I'd been thinking about the story for a while and I'd written some rough material before I started, but I wrote a 100,000 word first draft during the eight month MA. It's a brilliantly structured course and I got a lot of support and inspiration from the other nine students in my workshop and from our convenor Emily Perkins. It was also a year that allowed me to focus largely on writing for the first time.

 

You have said that "You wrote your worst nightmare". Tell us the inspiration for your novel...

Actually, Emily Perkins said that. Kind of. She suggested in a supervision meeting that the subject matter of my book - a woman searching for her missing child - was my worst nightmare and that's why I was writing it. Which was a level of perception I hadn't reached about my own work at that point! I guess the loss or absence of your child, and being powerless about it, is an underlying dread for most parents. And in 2016 (the year before I wrote the book), Europol reported that 10,000 unaccompanied children had reached Europe, registered as refugees, and then disappeared. I couldn't stop thinking about those kids, but I also kept thinking about all those parents, powerless in the face of their own worst nightmare.

 

Unsheltered is a gripping and tense eco-thriller in which a woman is searching desperately for her daughter across a climate-ravaged country. How was it writing about such haunting and intense plotlines and scenarios?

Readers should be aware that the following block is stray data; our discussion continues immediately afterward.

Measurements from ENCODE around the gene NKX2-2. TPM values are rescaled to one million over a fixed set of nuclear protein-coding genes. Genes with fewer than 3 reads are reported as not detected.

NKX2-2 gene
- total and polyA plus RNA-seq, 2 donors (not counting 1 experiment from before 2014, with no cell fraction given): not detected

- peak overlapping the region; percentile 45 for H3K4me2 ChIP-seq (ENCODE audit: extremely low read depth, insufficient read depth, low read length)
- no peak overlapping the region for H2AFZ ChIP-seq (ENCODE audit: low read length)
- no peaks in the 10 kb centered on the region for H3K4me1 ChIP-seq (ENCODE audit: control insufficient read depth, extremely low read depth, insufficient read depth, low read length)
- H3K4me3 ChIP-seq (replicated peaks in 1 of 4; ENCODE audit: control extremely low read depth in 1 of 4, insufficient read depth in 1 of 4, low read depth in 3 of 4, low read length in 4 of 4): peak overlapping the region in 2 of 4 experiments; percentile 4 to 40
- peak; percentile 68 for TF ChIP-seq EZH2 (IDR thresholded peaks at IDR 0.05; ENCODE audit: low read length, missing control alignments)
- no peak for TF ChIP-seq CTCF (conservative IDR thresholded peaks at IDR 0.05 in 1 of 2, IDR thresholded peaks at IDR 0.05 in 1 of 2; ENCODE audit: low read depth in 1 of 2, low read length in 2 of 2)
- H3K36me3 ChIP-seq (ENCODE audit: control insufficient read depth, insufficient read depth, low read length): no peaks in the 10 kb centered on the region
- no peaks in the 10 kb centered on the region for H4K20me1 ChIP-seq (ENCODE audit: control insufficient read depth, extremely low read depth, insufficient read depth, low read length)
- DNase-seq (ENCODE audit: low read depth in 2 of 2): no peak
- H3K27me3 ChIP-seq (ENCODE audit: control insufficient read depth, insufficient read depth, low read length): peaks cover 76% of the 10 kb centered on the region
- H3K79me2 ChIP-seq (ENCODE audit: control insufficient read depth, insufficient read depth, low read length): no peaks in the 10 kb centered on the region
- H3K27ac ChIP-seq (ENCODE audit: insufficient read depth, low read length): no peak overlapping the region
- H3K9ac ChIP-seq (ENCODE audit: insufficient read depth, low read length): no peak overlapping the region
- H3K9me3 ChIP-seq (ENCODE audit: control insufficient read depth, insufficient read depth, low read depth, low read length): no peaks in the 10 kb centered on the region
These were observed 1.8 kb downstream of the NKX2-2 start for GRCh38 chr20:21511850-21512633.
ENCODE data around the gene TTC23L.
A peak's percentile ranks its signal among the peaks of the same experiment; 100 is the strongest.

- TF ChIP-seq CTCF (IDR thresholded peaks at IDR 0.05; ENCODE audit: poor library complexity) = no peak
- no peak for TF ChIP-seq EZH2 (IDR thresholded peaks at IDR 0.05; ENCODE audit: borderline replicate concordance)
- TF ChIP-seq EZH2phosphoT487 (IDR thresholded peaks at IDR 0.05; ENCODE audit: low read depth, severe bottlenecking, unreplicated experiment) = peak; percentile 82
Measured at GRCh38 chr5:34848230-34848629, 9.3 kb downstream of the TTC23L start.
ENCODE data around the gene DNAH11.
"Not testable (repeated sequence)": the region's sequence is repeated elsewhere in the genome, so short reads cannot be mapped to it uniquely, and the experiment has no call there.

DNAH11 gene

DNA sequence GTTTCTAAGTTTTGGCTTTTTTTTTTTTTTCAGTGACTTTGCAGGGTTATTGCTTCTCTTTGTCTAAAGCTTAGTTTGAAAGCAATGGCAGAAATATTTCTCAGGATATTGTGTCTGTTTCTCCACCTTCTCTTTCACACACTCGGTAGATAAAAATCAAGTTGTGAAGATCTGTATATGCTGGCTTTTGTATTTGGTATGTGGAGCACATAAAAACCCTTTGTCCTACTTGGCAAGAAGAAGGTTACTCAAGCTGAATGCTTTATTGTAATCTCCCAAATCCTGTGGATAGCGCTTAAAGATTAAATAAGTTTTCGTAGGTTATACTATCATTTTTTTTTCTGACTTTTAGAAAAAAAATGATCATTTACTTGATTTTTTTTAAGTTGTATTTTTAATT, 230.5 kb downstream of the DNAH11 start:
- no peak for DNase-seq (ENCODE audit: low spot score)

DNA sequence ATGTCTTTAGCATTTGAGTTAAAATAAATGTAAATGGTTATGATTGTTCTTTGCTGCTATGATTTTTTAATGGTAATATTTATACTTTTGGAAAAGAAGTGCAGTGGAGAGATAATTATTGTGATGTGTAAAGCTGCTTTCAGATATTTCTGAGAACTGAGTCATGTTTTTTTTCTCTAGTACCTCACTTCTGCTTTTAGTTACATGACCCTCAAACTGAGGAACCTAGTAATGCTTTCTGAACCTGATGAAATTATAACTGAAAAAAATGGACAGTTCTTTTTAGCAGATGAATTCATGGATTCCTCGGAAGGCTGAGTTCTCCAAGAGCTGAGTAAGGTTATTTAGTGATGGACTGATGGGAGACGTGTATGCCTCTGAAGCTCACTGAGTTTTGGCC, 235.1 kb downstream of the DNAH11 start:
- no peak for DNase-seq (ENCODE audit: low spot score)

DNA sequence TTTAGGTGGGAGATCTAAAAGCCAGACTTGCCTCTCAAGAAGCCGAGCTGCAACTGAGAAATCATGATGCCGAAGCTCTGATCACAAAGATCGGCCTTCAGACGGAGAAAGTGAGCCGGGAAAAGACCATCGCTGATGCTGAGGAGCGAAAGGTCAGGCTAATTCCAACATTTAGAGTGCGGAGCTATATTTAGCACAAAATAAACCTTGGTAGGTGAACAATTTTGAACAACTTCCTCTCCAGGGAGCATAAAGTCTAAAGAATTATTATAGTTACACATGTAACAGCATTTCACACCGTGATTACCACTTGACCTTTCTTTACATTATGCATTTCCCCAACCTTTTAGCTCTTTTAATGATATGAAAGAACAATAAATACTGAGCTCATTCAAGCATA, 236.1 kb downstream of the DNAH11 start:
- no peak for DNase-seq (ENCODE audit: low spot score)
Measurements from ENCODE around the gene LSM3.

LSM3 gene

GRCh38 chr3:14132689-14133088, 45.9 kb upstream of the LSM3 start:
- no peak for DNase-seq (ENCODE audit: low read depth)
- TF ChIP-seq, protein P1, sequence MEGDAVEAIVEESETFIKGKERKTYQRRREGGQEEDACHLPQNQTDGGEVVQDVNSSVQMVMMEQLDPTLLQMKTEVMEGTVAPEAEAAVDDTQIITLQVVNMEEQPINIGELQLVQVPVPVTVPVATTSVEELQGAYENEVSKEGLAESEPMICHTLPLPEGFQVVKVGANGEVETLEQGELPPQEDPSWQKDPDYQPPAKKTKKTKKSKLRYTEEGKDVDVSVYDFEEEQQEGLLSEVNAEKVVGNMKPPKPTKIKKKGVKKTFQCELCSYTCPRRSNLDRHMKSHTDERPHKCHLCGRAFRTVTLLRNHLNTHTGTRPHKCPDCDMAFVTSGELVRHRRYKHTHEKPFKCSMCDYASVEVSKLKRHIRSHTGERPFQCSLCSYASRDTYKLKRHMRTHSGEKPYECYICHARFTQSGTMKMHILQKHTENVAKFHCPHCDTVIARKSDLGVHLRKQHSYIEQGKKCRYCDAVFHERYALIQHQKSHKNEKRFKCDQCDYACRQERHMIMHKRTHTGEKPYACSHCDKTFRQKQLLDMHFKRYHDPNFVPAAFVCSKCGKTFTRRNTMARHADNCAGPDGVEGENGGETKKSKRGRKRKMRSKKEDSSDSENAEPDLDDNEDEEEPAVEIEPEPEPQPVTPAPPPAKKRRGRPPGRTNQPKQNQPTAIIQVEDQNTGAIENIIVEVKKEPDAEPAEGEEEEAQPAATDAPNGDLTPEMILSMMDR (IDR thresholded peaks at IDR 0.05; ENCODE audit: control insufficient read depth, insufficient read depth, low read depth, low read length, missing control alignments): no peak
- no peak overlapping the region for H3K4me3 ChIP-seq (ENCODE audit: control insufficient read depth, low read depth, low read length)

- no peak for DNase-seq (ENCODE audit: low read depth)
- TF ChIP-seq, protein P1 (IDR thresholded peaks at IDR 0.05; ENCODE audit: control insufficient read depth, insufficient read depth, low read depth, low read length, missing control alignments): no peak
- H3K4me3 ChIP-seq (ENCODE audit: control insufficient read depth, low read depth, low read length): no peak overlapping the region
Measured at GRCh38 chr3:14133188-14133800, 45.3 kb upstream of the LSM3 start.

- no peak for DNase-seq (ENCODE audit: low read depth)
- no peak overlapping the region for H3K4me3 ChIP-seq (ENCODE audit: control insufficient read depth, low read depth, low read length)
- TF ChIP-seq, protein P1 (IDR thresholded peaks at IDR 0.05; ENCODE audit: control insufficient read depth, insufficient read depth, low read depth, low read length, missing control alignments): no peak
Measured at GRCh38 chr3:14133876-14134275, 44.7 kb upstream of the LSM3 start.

Probably more fun than it sounds. In some ways I think it was a relief to write about things I find very consuming, like climate change and forced migration, instead of just despairing about them. But I was also reading widely and researching, and experimenting with different ways of writing. I was learning about craft and reading amazing work by other students, and trying to imagine every aspect of my novel and characters as fully as I could. I was really immersed in the story and the process, and that's always a good place for a writer to be.

 

You now work at the IIML - it must be exciting to see such talent coming through into the NZ literature scene?

It is a genuinely good and rewarding place to work for that reason. Also because I like and respect the people I work with. It's a place where talent and hard work and generosity and structure all meet and the results are often pretty wonderful.

The author Annaleese Jochem, who did the MA in 2016, said this about it: 'One thing that’s still marvellous to me is how much smarter and more daring I am when I’m able to think in collaboration with other people.' I reckon that would express a lot of students' experience of the IIML workshop.